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  • w3 wi11 ov3rf10w ur cistem g4t3s: The Hackers of Resistance
  • Donna Arkee (bio)
FxDAt69, Fragmint, and CherryChapo, Hackers of Resistance, wearehors. xyz/ (August 2, 2018).

The Hackers of Resistance, also known by the acronym HORs, are an elaborate cyberpunk, transfeminist, multimedia performance-art collective consisting of a semi-anonymous trio of queer women of color. The artists' personas are code-named FxDat69, Fragmint, and CherryChapo, and are characters based on the artists' own identities and personal interests. Created for "Animating the Archives: the Woman's Building," Hackers of Resistance is a diffuse project that interweaves multimedia performance art, comedy, and video games to craft a cathartic power fantasy that explores the realities of cis and trans women of color living within a neoliberal surveillance state. Taking place in an alternative universe, this hyperimmersive multisensory, speculative world manifests through an online archive,, a traveling performance-art piece revolving around an interactive, game-driven installation based in the HORhaus, a.k.a. the hacker's secret lair.

In this alternative present, three queer women of color helm a revolution, interrupting the dominant discourses of hacking, as they do not fit within the racialized, gendered, and sexualized norms of what a hacker is. Through their transmedia storytelling, rooted in transnational transfeminist theory and activism, the hackers craft a queer, women of color intervention on the ways that reproductive and surveillance technologies inform each other as manifestations of the logics and projects of necropolitics. By reclaiming these technologies and merging them with antisurveillance and hacktivism, HORs crafts a queer futurity where there are immediate and doable solutions to end neoliberalism, white supremacy, and heteropatriarchy.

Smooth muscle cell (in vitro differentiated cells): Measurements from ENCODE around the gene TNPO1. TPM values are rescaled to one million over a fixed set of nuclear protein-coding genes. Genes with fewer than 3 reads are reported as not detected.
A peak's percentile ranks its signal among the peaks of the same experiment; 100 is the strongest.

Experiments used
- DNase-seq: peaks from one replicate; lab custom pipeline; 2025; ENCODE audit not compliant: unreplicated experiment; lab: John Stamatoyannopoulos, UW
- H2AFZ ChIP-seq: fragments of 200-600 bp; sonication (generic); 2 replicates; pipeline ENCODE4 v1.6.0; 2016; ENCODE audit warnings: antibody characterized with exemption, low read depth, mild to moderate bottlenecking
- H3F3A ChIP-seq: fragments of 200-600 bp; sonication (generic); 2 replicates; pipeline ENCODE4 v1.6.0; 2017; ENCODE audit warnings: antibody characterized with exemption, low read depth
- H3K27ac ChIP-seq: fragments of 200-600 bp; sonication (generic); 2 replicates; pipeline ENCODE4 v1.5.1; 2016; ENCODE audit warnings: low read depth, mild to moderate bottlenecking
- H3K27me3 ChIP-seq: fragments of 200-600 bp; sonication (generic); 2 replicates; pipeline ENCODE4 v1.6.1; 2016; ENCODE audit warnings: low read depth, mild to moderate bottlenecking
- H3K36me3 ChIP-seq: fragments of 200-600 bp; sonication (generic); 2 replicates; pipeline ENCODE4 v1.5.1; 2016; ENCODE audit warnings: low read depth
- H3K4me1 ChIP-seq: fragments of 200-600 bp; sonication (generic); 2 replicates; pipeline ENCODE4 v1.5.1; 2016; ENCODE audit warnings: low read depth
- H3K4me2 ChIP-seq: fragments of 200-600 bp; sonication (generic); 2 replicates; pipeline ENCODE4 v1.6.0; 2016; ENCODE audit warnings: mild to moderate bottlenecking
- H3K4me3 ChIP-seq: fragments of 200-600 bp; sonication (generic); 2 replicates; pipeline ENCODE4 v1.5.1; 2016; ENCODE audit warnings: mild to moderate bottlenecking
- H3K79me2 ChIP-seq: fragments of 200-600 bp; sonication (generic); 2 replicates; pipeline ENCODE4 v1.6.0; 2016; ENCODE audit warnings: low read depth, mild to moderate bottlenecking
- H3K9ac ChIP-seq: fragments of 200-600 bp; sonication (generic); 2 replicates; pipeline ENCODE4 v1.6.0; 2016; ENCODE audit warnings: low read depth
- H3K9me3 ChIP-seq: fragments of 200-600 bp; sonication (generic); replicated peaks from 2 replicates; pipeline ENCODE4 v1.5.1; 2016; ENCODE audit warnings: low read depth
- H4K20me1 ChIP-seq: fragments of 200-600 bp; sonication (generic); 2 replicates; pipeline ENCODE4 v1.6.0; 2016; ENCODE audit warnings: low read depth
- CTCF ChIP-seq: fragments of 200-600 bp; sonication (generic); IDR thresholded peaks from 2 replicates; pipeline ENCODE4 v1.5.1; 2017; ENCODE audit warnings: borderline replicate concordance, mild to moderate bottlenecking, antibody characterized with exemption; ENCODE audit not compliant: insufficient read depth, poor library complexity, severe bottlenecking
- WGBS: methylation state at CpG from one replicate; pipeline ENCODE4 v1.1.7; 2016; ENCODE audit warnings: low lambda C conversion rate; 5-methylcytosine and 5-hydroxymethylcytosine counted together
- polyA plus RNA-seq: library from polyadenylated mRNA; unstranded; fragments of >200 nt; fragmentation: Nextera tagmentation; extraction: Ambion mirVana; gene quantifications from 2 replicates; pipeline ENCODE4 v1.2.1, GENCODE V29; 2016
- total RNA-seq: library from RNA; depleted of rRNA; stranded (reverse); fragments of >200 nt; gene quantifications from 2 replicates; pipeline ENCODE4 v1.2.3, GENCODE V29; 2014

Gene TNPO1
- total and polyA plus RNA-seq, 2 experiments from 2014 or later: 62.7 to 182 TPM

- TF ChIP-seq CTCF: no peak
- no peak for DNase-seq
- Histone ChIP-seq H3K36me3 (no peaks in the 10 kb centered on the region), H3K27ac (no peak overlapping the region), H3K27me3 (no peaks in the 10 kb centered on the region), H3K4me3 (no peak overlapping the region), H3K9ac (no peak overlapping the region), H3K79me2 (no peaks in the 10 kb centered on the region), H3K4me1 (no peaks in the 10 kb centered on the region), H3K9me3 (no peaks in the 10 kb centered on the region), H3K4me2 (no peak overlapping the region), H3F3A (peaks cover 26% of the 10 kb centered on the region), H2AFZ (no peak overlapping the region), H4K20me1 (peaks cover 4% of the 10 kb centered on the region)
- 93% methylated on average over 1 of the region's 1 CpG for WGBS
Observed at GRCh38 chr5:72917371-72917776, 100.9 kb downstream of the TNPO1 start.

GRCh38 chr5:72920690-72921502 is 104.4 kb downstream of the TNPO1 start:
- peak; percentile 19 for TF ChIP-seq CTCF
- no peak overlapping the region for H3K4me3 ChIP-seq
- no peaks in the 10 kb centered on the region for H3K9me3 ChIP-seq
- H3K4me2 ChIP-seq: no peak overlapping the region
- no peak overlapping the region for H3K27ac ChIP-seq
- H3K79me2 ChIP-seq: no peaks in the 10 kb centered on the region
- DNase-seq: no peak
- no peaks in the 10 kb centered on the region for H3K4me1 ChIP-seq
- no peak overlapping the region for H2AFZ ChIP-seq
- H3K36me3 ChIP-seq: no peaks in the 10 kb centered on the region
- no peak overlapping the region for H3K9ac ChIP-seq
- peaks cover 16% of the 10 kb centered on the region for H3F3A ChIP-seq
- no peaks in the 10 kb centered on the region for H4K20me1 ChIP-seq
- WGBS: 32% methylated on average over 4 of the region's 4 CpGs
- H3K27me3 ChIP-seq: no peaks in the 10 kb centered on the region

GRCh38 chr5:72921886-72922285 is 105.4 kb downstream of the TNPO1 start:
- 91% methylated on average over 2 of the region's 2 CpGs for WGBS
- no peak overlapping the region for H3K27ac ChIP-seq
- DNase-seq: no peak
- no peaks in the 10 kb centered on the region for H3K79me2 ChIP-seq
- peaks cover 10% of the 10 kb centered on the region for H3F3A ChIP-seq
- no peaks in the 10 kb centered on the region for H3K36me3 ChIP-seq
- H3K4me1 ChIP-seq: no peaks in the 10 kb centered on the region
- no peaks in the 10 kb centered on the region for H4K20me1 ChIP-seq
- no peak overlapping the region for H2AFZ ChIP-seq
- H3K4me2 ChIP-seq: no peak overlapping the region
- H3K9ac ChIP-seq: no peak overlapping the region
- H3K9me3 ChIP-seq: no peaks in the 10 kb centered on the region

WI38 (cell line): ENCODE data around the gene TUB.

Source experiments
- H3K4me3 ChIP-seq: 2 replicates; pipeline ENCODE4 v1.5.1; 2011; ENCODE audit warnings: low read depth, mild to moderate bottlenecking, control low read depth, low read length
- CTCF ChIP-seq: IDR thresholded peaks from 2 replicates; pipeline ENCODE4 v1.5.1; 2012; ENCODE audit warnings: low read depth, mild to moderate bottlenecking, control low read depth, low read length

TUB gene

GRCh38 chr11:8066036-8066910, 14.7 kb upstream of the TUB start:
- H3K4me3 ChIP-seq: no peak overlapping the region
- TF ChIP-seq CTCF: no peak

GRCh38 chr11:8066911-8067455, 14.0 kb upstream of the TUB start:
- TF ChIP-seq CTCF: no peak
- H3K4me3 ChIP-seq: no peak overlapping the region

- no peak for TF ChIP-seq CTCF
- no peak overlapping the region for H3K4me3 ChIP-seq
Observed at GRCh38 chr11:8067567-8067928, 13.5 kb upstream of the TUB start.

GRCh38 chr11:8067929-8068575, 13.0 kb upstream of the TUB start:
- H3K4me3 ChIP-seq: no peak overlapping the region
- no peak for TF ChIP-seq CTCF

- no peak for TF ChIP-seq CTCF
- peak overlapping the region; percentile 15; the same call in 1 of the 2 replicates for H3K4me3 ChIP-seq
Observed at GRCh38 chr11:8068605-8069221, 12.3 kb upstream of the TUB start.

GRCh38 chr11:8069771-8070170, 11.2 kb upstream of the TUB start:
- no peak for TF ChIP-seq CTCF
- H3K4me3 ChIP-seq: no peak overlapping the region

In this alternative 2017, the hackers are nostalgic for "the Snowden days," a happier time where one isn't justexiled by a totalitarian regime. Their 2017 is more dire, but in a way that is also more optimistic, as it presents solutions and opportunities that are more difficult to obtain in our present time, where [End Page 287]leaked information can spark a revolution that overthrows not only the Trump administration but the settler colonial power structures of the United States. By creating such a cathartic power fantasy in a dimension so close to our own, HORs engineers a space for reclamation that is enacted both online and offline. The hackers allude to the intersection of transmisogyny, queerphobia, and surveillance with the battle cry "w3 will ov3rf10w ur cistem g4t3s," a challenge to the surveillance state that polices queerness, trans women, and gender-nonconforming people wherever they interact. In our own world that rejects Black and brown women and transfeminine people as only being hopeless and hapless victims, the hackers instead posit that those who have been marginalized by internet surveillance are able to disrupt the infinite overt and covert ways their bodies are policed and watched because they always have been able to do so, whether online or on the streets.

Cybersurveillance is identified as not the sole oppressor but an oppressive action rooted in the logics and projects of a settler colonial nation-state. The hackers also recognize the past and present contributions of Black and brown women hacktivists by providing community support and bringing hacking back to its origins in women of color. This reclamation of hacking, often regarded as destructive and the domain of vengeful white men, renders it into a generative and productive site of both alternative ways of knowing and a modality of hope. In this way, HORs works as a playful poetry from the future, as outlined by Kara Keeling in the way they interrupt normative concepts and processes of time, history, subject formation, and erasure with the imaginings and inhabiting of new futures. 1

However, HORs are not necessarily real hackers but, rather, performance artists leading their audience to believe they are doing such inventive hacktivism. Hackers of Resistance was created as a tribute to the Woman's Building in Los Angeles, a feminist community space that operated from 1978 to 1991. The hackers, along with fifteen emerging Southern Californian women artists, were given fellowships and prompted to create new artworks driven by the Woman's Building history and legacy as a feminist nonprofit art and education center, drawing...


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pp. 287-294
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